A 55-year-old single mom, still raising her 15-year-old daughter who has Down Syndrome and autism, she has been a volunteer with HEFC for about 5 years Darlene explained that she first became involved with HEFC as a client
By Lynn Sherwood, December 2018
Often, when I attend community events to talk about HEFC, people ask if their donations really make a difference, if what they give is really needed. Let me tell you about Darlene Myles, our Hero for December.
Darlene volunteers at HEFC. What you notice most about Darlene is her broad smile and her friendly openness, you can’t spend time with her without smiling yourself. A 55-year-old single mom, still raising her 15-year-old daughter who has Down Syndrome and autism, she has been a volunteer with HEFC for about 5 years
Darlene explained that she first became involved with HEFC as a client. For many years she suffered from acute anxiety and agoraphobia. Allergic to most medications, she was unable to leave her house, and arranged with Louisa Simms, the Executive Co-ordinator, to have emergency food brought to her. But, gradually, as she gained more control over the agoraphobia, she decided to try to come in herself. She contacted Louisa who suggested that she come at the end of the afternoon when fewer people were around, so that she could get her groceries quickly and leave in an unobtrusive fashion. Louisa even gave her a special rock from her collection of rocks from Newfoundland, to carry with her to give her courage. Gradually things became easier for her, and people were so nice and friendly that she thought she might be able to help out by volunteering her time. Now she assists new clients who, in their turn, feel shamed and overwhelmed by having to come in for food. Darlene says she is expert at making the 3-day rations stretch for a week or more and is able to point out to newcomers which foods combine the best to stretch rations the most. She remarked that in the last couple of years, the quality of food has really improved, frozen meat and fresh produce really help a lot. You feel better when you have tasty food.
Darlene states that she loves volunteering at HEFC, a happy and positive place where she feels valued and respected. People come on the same day every month because they get to know and look forward to seeing each other. A kind of friendship develops between volunteers and clients over time. Darlene attributes this pleasant atmosphere to the kindliness, positivity and nonjudgmental approach of Louisa Simms, our Executive Co-ordinator, who treats everyone in a friendly, welcoming and respectful fashion.
Darlene talked about how hard it can be to make ends meet, using her own experience as an example. Darlene is struggling with breast cancer, currently in remission, but of a type which is likely to return. She described how she waited many months to get a proper diagnosis, followed by a biopsy and immediate surgery. After the surgery she required radiation treatment every day for 30 days, which was made even harder for her because of her renewed anxiety. Additionally, her daughter, still quite young, was unable to understand why her mother was so ill and why all her normal routines, so important to a child with her kind of special needs, were upset.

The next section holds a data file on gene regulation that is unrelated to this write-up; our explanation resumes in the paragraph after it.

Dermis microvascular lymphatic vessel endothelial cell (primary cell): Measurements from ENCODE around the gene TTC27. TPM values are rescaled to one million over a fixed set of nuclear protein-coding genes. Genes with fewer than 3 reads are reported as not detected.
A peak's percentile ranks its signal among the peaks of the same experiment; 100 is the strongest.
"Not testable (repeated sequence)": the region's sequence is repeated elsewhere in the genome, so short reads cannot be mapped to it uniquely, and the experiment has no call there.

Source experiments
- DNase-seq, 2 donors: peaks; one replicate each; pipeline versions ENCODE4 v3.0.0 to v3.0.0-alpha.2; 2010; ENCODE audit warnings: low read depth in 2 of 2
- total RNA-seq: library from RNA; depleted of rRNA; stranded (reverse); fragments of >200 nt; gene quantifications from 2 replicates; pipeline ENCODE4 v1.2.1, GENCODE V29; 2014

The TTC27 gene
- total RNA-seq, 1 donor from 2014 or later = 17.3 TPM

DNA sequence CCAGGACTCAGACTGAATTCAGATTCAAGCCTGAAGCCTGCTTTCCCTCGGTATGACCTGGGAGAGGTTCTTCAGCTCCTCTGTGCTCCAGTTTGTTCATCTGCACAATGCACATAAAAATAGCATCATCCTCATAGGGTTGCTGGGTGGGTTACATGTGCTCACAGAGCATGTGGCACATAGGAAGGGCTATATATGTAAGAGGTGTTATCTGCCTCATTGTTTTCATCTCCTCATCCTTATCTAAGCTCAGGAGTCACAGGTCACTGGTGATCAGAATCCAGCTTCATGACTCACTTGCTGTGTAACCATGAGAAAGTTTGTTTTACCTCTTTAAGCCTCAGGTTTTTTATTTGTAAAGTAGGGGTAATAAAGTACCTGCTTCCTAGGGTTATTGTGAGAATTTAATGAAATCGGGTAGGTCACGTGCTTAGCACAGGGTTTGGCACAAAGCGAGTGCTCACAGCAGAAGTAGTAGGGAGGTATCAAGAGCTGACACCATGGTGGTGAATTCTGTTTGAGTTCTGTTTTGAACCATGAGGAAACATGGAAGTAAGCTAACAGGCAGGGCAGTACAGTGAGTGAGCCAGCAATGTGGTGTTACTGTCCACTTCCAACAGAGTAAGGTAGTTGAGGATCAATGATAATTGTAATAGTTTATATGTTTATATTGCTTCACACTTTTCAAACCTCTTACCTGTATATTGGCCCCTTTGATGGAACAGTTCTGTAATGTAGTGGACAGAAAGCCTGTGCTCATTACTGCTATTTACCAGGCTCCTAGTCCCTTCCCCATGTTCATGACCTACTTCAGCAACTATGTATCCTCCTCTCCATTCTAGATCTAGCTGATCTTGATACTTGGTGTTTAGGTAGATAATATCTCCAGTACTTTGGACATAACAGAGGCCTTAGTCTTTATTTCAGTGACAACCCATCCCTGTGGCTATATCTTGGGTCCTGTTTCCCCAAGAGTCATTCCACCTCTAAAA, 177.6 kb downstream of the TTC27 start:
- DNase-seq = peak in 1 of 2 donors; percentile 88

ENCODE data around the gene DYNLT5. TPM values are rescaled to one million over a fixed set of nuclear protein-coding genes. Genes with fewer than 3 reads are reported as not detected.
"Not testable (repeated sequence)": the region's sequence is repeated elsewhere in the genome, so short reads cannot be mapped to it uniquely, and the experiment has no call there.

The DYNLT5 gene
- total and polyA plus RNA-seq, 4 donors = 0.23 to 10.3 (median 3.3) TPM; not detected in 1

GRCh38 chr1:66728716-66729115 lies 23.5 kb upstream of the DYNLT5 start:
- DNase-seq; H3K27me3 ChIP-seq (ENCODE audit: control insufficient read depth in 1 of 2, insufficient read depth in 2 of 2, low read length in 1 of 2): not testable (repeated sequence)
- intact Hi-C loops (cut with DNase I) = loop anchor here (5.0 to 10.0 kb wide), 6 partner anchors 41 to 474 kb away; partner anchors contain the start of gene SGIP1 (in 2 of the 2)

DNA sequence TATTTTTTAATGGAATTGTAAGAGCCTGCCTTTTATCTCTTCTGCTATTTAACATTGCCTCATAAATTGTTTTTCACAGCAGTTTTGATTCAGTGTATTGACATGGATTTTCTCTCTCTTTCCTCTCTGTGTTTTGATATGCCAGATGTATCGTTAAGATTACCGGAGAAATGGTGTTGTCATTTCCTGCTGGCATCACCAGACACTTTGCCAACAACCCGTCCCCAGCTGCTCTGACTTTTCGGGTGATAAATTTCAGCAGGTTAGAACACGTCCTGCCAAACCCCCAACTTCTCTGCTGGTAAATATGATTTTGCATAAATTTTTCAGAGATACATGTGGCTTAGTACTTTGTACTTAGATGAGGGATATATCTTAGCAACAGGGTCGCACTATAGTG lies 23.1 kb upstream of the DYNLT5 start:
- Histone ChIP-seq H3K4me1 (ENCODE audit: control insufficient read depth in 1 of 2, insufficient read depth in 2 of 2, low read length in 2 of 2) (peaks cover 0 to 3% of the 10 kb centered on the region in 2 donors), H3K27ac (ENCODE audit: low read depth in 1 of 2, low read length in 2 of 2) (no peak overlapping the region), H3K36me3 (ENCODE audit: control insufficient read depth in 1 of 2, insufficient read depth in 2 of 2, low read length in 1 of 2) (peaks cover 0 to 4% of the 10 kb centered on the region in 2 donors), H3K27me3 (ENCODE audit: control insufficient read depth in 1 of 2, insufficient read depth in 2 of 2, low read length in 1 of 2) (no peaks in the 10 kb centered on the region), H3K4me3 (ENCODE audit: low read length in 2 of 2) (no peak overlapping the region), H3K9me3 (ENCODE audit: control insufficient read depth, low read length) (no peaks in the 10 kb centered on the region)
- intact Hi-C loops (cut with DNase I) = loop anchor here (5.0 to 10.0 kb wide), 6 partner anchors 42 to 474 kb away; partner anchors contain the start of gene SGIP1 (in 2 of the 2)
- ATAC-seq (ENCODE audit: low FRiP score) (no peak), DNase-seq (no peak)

But one of the most difficult things was that she did not have enough money to pay for parking every day at the cancer centre and still put food on the table, since after rent and utilities were paid she had $125.00 a week. Once again, she became a client of HEFC and was able to feed her daughter and herself high quality food while she underwent radiation therapy. Now she is much better, so she is again a volunteer.
Darlene says - understating the situation in my opinion -
“It’s been a rough go, but you’ve got to just keep on going …… I used to find it embarrassing to sit in that lineup for food. But when you look at the crowd you realize that something is missing in society when all these people are in this situation. This is a wealthy country. If everyone in this city helped one other person, the whole community would be better off …… “
Darlene is, of course, right. No one needs to doubt that their donations to the food bank are important. Many of us live in difficult situations; one trauma, one disabled child, or one biopsy away from an empty refrigerator. We all need help at some time in life and we all have the ability to help each other in turn. We can only hope that when our turn comes, we will be able to find the courage and grace that Darlene showed me.
The holiday season is always a busy time at HEFC as churches, service organizations, families and businesses remember the folks in our community who are going through hard times. Funds and food supplies donated through food drives and special events at this time of the year help us provide nutritious and tasty food for people throughout the winter.
Members of the Board of HEFC are happy to attend your holiday event or fundraiser to talk about the service we, all together, provide for our community. Call us at 613 737-9090 or e-mail us at email@example.com for more information.
Heron Emergency Food Centre is located at 1480 Heron Road and is open 4 days a week to provide emergency food to people in need in Ottawa South.
Check out our Facebook page at Heron Emergency Food Centre @hefcottawa